Front Pew Kid All Grown Up

All front pew kids, put your hands up.

If you don’t know what a front pew kid is, then you are not one.  Front pew kids are the sons and daughters of pastors, praise leaders, teachers, missionaries, elders, deacons, women’s committee directors, etc.  Essentially, if your parent/s help “run” church on Sunday mornings (or Saturdays, if that was your thing), you are a front pew kid.  If you no  longer attend youth group and actually have some responsibility in this world, you are a front pew kid all grown up.

I was a front pew kid.  Before I was a stowaway aboard the S.S. Mother, my dad played in the church praise band, and he still does to this day.  Piano, guitar, drums, bass – he can play them all.  He has used his God-given talent to help stir the hearts and souls of churchgoers through the universal language of music, and I am awed by all the time and energy he has put into serving the Lord this way.   My family changed churches every few years as I grew up, and as we felt comfortable enough to volunteer at each one, my dad committed himself to the praise team.  For easier and faster access to the stage, I have always known my dad to sit at the edge of the pew (or row of chairs) near the front of the church.  Being a tightly knit family unit, we always sat together in church, and so, as soon as I graduated from nursery, I became a front pew kid.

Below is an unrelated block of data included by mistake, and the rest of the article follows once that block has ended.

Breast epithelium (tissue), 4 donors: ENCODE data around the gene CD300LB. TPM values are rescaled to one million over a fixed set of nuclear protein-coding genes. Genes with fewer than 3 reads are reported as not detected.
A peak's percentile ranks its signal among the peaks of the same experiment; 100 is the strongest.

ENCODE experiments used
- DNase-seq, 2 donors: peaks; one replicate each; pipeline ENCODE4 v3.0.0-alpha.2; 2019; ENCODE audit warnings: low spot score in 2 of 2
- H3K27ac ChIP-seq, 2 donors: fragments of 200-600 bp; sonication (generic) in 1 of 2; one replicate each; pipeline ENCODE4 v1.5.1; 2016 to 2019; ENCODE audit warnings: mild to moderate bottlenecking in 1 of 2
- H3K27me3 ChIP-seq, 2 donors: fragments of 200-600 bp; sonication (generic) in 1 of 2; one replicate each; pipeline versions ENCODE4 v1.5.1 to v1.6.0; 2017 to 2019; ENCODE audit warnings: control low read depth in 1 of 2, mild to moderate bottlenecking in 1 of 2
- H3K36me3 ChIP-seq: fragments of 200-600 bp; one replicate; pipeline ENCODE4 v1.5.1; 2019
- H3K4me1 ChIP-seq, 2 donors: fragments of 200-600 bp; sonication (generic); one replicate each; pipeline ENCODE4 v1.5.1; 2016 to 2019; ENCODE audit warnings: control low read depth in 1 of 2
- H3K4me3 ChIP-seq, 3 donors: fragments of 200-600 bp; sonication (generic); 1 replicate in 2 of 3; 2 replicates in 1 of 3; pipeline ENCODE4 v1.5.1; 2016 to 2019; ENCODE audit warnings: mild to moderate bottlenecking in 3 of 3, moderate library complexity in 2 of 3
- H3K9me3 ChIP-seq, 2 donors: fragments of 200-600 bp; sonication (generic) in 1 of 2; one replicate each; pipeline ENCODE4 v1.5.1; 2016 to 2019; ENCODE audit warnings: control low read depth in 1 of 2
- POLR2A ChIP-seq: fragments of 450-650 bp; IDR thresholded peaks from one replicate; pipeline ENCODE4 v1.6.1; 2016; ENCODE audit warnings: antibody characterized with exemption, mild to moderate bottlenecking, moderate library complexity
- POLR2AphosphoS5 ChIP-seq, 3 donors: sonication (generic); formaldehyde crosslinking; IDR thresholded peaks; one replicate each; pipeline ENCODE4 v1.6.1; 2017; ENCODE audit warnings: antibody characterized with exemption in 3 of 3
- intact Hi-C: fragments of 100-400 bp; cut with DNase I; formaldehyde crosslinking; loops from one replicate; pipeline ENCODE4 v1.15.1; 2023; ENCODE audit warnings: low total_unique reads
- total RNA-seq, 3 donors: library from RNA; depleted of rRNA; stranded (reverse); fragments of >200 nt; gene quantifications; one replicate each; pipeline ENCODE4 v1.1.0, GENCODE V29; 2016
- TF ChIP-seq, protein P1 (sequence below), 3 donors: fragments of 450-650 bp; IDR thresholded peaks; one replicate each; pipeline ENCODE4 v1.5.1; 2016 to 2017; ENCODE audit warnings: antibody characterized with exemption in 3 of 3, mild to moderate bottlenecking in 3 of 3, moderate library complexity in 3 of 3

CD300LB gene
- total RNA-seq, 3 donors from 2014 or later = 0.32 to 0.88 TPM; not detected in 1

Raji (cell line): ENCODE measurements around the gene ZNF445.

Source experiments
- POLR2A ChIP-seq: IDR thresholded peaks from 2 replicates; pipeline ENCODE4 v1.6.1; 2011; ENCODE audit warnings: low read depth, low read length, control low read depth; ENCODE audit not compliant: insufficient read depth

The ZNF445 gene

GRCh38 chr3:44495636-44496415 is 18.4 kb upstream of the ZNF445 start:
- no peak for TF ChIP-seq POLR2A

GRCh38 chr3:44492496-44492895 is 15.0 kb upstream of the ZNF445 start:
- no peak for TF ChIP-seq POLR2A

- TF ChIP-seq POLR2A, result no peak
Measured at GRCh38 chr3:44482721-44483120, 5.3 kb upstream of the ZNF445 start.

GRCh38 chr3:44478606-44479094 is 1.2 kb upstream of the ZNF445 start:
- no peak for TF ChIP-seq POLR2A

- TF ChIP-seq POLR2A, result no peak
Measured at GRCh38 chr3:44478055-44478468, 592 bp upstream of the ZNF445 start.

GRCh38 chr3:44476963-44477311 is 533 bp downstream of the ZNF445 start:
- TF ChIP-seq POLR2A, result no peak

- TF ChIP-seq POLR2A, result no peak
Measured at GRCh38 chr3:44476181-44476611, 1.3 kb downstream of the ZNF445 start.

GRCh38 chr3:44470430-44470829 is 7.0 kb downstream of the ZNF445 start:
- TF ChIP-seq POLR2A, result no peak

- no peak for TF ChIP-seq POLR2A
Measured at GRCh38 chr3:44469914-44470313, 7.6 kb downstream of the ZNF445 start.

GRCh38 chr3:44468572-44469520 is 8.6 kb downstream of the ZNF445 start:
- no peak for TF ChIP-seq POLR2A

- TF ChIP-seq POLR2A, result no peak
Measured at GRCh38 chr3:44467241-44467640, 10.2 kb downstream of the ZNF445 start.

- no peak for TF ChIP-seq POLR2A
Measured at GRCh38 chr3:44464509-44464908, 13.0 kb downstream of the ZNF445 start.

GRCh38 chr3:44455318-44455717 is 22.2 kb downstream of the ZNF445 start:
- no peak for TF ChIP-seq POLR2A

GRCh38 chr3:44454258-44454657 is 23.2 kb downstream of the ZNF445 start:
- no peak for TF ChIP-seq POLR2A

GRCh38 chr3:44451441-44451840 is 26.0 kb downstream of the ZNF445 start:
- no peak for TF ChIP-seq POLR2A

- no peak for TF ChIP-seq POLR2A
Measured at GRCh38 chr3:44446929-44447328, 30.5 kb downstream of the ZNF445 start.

Church attendance was expected.  I did not rebel against this; it was just part of life’s rhythm.  On the off chance we did not attend church, I felt a strange nagging, a lack of purpose.  Wearing pajamas until 10 AM on a Sunday, a habit for probably much of the U.S. population, was so…abnormal.  “Normal” was hauling a drum set, keyboards, and speakers in my family’s van to our church’s temporary building every Sunday.  We would set up all the instruments and audio equipment, worship God, listen to the sermon, and then tear it down and pack it up.  I was a roadie by age 10.

I grew up with other front pew kids.  Every Sunday, the pastor and other praise team members brought their rather sleepy-eyed children to learn about God and make friends with “good” kids.  As I grew, I noticed that, since our parents were literally front and center, since we came to church despite threatening blizzards or tempting sunshine, since we could recite all 66 books of the Bible, older people assumed we were “good” kids.  Many people who knew about our consistent whereabouts on Sunday morning assumed that a Christian life had just seeped into us via osmosis, what with the endless hours of sermons and praise songs we had been exposed to since we could understand flannel graphs.  And so, like good little sponges, we would always face any devilish temptation with the thoughtful consideration of “What would Jesus do?”, know exactly what Jesus would do, do it, and, thereby, avoid all sin.